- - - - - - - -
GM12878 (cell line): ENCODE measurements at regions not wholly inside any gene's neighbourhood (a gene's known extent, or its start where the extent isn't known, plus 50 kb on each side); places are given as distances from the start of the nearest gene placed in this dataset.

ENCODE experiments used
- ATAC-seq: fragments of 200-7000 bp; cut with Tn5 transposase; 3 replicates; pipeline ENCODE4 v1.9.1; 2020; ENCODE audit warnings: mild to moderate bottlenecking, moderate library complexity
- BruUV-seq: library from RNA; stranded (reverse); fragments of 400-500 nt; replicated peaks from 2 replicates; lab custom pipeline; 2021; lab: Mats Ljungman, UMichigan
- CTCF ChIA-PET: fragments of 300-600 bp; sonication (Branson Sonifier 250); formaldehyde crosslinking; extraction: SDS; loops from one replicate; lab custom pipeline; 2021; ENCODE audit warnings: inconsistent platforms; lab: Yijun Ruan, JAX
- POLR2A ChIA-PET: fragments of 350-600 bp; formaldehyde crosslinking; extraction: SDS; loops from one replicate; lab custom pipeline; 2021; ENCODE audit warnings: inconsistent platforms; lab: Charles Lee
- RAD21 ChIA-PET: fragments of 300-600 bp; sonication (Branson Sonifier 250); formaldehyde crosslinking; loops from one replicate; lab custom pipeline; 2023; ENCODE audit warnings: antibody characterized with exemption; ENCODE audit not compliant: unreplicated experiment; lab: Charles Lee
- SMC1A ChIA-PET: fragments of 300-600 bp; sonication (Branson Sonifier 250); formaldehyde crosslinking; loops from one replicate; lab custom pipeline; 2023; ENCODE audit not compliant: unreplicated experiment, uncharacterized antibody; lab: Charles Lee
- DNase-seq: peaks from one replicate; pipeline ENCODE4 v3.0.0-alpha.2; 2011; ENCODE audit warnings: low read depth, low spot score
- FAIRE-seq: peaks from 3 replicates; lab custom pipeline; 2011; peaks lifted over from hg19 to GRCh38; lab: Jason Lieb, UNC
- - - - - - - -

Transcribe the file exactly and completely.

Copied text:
GM12878 (cell line): ENCODE measurements at regions not wholly inside any gene's neighbourhood (a gene's known extent, or its start where the extent isn't known, plus 50 kb on each side); places are given as distances from the start of the nearest gene placed in this dataset.

ENCODE experiments used
- ATAC-seq: fragments of 200-7000 bp; cut with Tn5 transposase; 3 replicates; pipeline ENCODE4 v1.9.1; 2020; ENCODE audit warnings: mild to moderate bottlenecking, moderate library complexity
- BruUV-seq: library from RNA; stranded (reverse); fragments of 400-500 nt; replicated peaks from 2 replicates; lab custom pipeline; 2021; lab: Mats Ljungman, UMichigan
- CTCF ChIA-PET: fragments of 300-600 bp; sonication (Branson Sonifier 250); formaldehyde crosslinking; extraction: SDS; loops from one replicate; lab custom pipeline; 2021; ENCODE audit warnings: inconsistent platforms; lab: Yijun Ruan, JAX
- POLR2A ChIA-PET: fragments of 350-600 bp; formaldehyde crosslinking; extraction: SDS; loops from one replicate; lab custom pipeline; 2021; ENCODE audit warnings: inconsistent platforms; lab: Charles Lee
- RAD21 ChIA-PET: fragments of 300-600 bp; sonication (Branson Sonifier 250); formaldehyde crosslinking; loops from one replicate; lab custom pipeline; 2023; ENCODE audit warnings: antibody characterized with exemption; ENCODE audit not compliant: unreplicated experiment; lab: Charles Lee
- SMC1A ChIA-PET: fragments of 300-600 bp; sonication (Branson Sonifier 250); formaldehyde crosslinking; loops from one replicate; lab custom pipeline; 2023; ENCODE audit not compliant: unreplicated experiment, uncharacterized antibody; lab: Charles Lee
- DNase-seq: peaks from one replicate; pipeline ENCODE4 v3.0.0-alpha.2; 2011; ENCODE audit warnings: low read depth, low spot score
- FAIRE-seq: peaks from 3 replicates; lab custom pipeline; 2011; peaks lifted over from hg19 to GRCh38; lab: Jason Lieb, UNC